During World War II, from 1942 on, in order to get groceries it was necessary to have a ration book. Rationing regulated the amount of commodities that could be bought during the ration period. For instance, sugar was rationed in May 1943 and required “Sugar Buying Cards.” Registration for the books, stamps and cards took place in localities. Each family was asked to send only one member for registration and be prepared to describe all other family members.
Coupons were distributed based on family size, but possession of a coupon book did not guarantee that a good would be available. Once a person’s ration stamps were used up for the month, she couldn’t buy any more of that type of food. This meant planning meals carefully, being creative with menus, and not wasting food. More than 8,000 ration boards across the country administered the program.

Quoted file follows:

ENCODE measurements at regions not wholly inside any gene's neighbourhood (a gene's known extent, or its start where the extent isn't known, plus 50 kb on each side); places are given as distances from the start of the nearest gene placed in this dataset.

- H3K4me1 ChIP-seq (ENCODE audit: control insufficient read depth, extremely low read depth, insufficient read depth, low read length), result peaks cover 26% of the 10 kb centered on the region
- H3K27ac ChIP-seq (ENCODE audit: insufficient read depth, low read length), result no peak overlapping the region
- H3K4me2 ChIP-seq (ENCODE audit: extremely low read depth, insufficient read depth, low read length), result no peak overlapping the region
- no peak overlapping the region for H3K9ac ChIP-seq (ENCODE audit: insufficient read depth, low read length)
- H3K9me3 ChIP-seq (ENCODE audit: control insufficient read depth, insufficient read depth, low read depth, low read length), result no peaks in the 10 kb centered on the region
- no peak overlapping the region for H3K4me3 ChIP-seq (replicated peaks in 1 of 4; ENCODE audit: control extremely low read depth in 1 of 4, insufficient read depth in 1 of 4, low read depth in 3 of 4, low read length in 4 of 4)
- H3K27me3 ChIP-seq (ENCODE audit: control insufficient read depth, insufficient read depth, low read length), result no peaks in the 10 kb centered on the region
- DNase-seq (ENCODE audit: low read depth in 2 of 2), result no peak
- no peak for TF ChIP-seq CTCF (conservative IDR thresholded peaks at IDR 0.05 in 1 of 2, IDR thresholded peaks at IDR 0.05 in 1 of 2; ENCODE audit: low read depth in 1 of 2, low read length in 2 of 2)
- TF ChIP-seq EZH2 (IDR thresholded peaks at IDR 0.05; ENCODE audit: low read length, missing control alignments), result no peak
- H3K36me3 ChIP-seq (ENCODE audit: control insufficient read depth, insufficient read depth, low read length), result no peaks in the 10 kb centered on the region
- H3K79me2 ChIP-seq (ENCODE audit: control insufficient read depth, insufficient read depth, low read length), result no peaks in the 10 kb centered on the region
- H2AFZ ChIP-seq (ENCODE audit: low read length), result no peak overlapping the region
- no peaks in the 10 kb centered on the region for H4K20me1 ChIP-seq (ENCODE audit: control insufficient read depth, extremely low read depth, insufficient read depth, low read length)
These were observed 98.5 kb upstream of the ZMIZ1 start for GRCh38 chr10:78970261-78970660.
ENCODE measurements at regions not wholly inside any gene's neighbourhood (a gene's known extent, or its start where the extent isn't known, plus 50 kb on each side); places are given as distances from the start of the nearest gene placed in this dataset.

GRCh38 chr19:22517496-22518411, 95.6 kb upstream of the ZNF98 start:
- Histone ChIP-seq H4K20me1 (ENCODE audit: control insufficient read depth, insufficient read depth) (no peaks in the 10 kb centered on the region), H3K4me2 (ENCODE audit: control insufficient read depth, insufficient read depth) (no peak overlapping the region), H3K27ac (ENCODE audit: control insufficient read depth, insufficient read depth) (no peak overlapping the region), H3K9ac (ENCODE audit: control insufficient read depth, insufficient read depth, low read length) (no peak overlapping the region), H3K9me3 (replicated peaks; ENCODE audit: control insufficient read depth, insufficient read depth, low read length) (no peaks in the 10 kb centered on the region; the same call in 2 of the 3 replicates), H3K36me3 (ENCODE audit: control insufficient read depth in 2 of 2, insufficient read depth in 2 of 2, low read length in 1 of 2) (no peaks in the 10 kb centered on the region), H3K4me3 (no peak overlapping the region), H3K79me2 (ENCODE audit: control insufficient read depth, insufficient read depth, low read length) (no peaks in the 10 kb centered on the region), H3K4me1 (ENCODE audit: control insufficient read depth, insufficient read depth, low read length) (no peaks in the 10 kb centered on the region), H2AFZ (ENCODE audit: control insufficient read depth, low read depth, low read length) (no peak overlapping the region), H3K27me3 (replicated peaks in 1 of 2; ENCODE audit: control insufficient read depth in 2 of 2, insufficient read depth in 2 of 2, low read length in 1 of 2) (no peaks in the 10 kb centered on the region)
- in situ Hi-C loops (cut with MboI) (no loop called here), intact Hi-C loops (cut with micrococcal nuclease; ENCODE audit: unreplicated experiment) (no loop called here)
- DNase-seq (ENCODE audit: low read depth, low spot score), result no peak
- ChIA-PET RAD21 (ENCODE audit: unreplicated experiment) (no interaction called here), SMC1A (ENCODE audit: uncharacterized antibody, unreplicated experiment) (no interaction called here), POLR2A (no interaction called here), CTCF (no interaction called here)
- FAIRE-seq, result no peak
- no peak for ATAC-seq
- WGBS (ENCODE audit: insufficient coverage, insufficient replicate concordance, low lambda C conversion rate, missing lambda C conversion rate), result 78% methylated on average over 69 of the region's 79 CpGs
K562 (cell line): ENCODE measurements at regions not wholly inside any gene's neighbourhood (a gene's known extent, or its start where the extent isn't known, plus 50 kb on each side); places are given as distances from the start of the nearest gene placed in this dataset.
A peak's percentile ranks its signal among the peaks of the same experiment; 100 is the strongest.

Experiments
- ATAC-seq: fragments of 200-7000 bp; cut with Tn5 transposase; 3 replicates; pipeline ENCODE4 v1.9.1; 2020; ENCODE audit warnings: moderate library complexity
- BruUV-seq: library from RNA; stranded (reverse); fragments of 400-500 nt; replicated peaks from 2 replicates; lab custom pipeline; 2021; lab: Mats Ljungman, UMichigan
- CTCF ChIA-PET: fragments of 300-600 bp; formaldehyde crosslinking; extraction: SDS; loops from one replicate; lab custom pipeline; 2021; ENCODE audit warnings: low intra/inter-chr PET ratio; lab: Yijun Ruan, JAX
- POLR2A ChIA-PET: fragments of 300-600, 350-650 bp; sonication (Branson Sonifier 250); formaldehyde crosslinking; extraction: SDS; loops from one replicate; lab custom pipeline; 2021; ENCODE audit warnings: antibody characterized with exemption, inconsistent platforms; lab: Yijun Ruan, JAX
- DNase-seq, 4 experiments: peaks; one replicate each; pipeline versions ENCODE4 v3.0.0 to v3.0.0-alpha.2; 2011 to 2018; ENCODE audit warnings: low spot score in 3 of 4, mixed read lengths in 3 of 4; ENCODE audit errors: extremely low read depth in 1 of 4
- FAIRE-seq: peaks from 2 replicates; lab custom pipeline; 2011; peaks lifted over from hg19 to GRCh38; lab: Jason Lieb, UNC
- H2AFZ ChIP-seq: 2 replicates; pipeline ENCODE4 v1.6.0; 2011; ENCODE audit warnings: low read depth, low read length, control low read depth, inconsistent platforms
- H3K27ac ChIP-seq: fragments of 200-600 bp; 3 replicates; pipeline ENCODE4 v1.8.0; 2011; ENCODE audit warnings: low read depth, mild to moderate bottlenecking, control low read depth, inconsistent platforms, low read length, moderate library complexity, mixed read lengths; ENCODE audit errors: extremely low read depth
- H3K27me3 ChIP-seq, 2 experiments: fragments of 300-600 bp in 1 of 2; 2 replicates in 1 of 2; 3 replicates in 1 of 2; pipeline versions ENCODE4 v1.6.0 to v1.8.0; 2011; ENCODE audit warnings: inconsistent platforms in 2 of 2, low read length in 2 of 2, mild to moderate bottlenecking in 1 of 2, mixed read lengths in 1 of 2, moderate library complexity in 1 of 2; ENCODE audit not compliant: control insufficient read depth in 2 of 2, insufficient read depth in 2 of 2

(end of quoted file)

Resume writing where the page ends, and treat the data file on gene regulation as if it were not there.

This was a design problem that had various iterations. The ration coupon/stamps in this version were iconic and clearly created by a good yet anonymous designer.
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